While in the EU, companies are feeling the growing influence of the Network for Greening the Financial System (NGFS) a network of central banks and financial supervisors which aims to accelerate the scaling up of green finance.
The impact on the broader investment landscape has caused even giants of industry to take notice, with a raft of firms from BP and Shell to Unliever, GlaxoSmithKline and AstraZeneca announcing moves towards net-zero emissions across their operations and supply chains.
Nestle, the world’s largest food producer and a frequent target of activists, has pledged $2bn to reduce plastic in packaging and committed some $3.6bn to slash its carbon emissions.
Geoffrey Smith, contributor at Investing.com, said: “It costs a lot of money to stay on the right side of the ESG crowd. However, management at Nestle obviously consider that it will cost shareholders more in the long run if it doesn’t.
“Nestle cannot afford to be dumped by such funds for doing too little. The announcement looks expensive, but unavoidable,” he added.
Steven Fine, boss of investment house Peel Hunt, agrees. He said: “ESG is absolutely real and is the speed at which it’s growing as a factor in driving investment is phenomenal.
“It’s not just younger investors. We are seeing this across the board – and in my opinion a firm’s ESG rating will soon be more important than its credit rating. Treat it lightly at your peril.”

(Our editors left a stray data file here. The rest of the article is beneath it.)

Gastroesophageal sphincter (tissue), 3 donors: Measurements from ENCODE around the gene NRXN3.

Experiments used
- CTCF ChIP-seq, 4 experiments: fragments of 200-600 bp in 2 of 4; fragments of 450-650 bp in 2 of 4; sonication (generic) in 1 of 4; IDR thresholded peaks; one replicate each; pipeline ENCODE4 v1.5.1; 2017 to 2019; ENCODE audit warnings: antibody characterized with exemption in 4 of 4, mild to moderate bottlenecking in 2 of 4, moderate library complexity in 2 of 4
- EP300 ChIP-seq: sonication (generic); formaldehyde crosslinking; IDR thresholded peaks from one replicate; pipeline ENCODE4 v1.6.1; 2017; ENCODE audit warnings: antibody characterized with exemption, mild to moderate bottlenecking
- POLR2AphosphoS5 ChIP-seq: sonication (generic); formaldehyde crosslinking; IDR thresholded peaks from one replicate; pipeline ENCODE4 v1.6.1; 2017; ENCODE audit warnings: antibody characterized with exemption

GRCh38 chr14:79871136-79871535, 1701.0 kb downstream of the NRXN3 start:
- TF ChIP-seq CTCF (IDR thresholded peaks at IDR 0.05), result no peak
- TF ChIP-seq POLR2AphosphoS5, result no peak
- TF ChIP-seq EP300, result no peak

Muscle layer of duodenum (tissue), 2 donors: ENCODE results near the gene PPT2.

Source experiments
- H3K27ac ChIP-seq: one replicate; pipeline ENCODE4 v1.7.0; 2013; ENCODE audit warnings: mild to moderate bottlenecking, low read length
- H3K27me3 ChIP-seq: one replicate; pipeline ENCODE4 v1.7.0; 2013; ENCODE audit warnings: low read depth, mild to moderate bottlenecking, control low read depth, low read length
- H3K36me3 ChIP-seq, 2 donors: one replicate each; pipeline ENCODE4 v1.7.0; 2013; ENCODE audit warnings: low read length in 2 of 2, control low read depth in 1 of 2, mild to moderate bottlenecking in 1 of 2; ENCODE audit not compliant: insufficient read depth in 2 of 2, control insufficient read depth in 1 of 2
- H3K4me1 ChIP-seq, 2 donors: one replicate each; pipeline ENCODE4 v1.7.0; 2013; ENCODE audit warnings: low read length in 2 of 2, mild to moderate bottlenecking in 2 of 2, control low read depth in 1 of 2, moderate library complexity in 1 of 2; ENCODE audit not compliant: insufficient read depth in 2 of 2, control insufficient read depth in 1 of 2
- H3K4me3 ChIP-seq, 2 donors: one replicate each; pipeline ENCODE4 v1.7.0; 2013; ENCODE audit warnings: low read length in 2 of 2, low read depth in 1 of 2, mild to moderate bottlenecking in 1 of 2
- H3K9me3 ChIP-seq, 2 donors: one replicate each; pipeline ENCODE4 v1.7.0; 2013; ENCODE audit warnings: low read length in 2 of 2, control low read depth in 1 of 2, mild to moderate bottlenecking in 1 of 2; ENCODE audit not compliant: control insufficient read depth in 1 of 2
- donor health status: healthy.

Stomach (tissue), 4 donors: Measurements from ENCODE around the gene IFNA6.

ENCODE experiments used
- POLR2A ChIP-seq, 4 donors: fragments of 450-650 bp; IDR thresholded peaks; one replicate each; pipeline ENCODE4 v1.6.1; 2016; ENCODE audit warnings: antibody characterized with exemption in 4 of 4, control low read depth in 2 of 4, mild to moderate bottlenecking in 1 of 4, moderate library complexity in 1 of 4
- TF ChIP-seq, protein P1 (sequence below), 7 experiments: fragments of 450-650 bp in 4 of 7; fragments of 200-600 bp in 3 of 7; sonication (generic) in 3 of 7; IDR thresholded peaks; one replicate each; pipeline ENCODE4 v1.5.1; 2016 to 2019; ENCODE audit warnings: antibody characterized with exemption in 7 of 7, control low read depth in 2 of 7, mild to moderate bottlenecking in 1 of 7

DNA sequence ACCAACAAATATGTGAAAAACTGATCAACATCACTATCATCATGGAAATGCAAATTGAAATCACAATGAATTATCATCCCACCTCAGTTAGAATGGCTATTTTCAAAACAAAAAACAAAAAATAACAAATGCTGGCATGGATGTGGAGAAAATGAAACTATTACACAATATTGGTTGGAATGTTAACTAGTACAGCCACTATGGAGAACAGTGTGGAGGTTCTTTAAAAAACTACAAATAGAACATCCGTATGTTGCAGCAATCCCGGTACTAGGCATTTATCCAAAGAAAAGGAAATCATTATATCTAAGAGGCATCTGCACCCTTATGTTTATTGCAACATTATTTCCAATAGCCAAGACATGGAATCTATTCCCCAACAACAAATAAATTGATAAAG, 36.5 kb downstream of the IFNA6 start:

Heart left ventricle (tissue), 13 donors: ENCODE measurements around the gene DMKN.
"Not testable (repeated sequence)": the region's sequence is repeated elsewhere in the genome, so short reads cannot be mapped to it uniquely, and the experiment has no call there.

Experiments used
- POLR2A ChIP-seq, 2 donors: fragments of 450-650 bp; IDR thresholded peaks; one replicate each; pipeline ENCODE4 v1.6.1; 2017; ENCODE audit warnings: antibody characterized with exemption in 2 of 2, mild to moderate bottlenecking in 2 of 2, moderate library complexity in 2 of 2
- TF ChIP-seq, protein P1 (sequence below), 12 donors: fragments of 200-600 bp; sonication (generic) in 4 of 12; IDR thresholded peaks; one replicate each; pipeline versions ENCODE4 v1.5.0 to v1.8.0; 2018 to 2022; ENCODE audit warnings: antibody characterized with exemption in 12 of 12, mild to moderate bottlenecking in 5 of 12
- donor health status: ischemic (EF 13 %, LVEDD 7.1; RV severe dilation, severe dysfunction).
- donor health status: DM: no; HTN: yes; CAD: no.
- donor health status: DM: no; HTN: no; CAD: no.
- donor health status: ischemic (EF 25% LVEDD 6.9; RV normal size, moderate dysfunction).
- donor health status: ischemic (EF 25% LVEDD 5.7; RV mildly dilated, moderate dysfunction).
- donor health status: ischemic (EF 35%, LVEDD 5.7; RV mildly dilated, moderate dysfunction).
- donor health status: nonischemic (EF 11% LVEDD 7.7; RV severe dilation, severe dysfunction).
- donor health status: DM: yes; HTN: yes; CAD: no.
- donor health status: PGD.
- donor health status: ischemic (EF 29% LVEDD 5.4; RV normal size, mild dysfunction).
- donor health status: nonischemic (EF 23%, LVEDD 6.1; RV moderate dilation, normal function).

Fine makes a key point: there are no universally agreed benchmarks for success across what can be quite nebulous criteria, leading to accusations that the rush to jump aboard the ESG bandwagon is open to exploitation from box-tickers.
There is pressure for change. In September, leaders of the UK’s Big Four accounting firms unveiled joint initiative to encourage large global companies to adopt standard metrics in their 2021 accounts.
Lamenting the current “alphabet soup” of metrics, Deloitte boss Punit Renjen told the Financial Times. “It is important for us to have a common set of standards and if there is widespread adoption it will lead to change in behaviour.”
Fund managers, however, remain confident that while it is only natural to expect some pullback as early investors take profits from this year’s tear, the longer-term future remains sound.
Laith Khalaf, of AJ Bell, said: “It’s been a record-breaking year for ethical fund sales in the UK, but they still only make up 3% of total funds under management across fund providers, which shows there’s still plenty of scope for growth.
“On top of concerted global efforts to hold back climate change, the election of Joe Biden as US President has also proved positive for clean energy stocks.
“There are some areas which look overbought though – Tesla stock has risen eightfold in price over the course of the last year, and is now trading at around 600 times earnings. However this is a stock where the plentiful short sellers have been continually burnt by betting against its meteoric rise. ”
Nigel Green, CEO of deVere, told a Reuters round-table: “Millennials cite ESG investing as their top priority when considering investment opportunities. This is crucial because the biggest ever generational transfer of wealth — likely to be around $30trn — from baby boomers to millennials will take place in the next few years.
“ESG investing was already going to reshape the investment landscape in this new decade — but the coronavirus will quicken the pace of this reshaping.”